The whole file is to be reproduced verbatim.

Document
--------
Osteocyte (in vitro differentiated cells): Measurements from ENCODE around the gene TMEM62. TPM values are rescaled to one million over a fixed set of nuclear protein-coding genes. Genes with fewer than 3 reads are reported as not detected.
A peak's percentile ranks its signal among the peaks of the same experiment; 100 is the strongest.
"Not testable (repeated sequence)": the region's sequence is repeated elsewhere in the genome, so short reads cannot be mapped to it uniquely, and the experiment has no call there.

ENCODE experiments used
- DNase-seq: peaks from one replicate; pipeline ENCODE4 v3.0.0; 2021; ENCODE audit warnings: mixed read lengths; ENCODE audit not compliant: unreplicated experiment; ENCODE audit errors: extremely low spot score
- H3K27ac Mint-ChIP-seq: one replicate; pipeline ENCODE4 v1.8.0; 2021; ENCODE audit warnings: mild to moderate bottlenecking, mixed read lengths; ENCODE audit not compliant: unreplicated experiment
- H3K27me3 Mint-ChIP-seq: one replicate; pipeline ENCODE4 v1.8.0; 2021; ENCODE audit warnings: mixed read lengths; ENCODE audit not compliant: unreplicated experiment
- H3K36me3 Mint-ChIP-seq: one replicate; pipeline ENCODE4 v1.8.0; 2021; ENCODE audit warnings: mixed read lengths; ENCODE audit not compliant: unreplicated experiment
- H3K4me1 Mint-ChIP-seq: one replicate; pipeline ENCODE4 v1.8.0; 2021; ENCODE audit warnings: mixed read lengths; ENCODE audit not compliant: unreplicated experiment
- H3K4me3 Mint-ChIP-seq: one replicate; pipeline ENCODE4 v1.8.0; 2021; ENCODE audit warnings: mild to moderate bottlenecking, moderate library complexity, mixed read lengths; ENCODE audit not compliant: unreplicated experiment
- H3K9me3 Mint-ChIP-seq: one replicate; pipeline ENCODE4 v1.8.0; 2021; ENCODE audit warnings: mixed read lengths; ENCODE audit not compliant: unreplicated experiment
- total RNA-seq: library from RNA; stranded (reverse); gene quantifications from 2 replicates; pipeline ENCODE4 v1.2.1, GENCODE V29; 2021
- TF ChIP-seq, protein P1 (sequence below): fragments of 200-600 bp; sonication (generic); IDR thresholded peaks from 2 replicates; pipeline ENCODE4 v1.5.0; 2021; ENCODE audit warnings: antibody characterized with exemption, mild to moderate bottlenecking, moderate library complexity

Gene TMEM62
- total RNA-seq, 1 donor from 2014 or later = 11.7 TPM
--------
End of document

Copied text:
Osteocyte (in vitro differentiated cells): Measurements from ENCODE around the gene TMEM62. TPM values are rescaled to one million over a fixed set of nuclear protein-coding genes. Genes with fewer than 3 reads are reported as not detected.
A peak's percentile ranks its signal among the peaks of the same experiment; 100 is the strongest.
"Not testable (repeated sequence)": the region's sequence is repeated elsewhere in the genome, so short reads cannot be mapped to it uniquely, and the experiment has no call there.

ENCODE experiments used
- DNase-seq: peaks from one replicate; pipeline ENCODE4 v3.0.0; 2021; ENCODE audit warnings: mixed read lengths; ENCODE audit not compliant: unreplicated experiment; ENCODE audit errors: extremely low spot score
- H3K27ac Mint-ChIP-seq: one replicate; pipeline ENCODE4 v1.8.0; 2021; ENCODE audit warnings: mild to moderate bottlenecking, mixed read lengths; ENCODE audit not compliant: unreplicated experiment
- H3K27me3 Mint-ChIP-seq: one replicate; pipeline ENCODE4 v1.8.0; 2021; ENCODE audit warnings: mixed read lengths; ENCODE audit not compliant: unreplicated experiment
- H3K36me3 Mint-ChIP-seq: one replicate; pipeline ENCODE4 v1.8.0; 2021; ENCODE audit warnings: mixed read lengths; ENCODE audit not compliant: unreplicated experiment
- H3K4me1 Mint-ChIP-seq: one replicate; pipeline ENCODE4 v1.8.0; 2021; ENCODE audit warnings: mixed read lengths; ENCODE audit not compliant: unreplicated experiment
- H3K4me3 Mint-ChIP-seq: one replicate; pipeline ENCODE4 v1.8.0; 2021; ENCODE audit warnings: mild to moderate bottlenecking, moderate library complexity, mixed read lengths; ENCODE audit not compliant: unreplicated experiment
- H3K9me3 Mint-ChIP-seq: one replicate; pipeline ENCODE4 v1.8.0; 2021; ENCODE audit warnings: mixed read lengths; ENCODE audit not compliant: unreplicated experiment
- total RNA-seq: library from RNA; stranded (reverse); gene quantifications from 2 replicates; pipeline ENCODE4 v1.2.1, GENCODE V29; 2021
- TF ChIP-seq, protein P1 (sequence below): fragments of 200-600 bp; sonication (generic); IDR thresholded peaks from 2 replicates; pipeline ENCODE4 v1.5.0; 2021; ENCODE audit warnings: antibody characterized with exemption, mild to moderate bottlenecking, moderate library complexity

Gene TMEM62
- total RNA-seq, 1 donor from 2014 or later = 11.7 TPM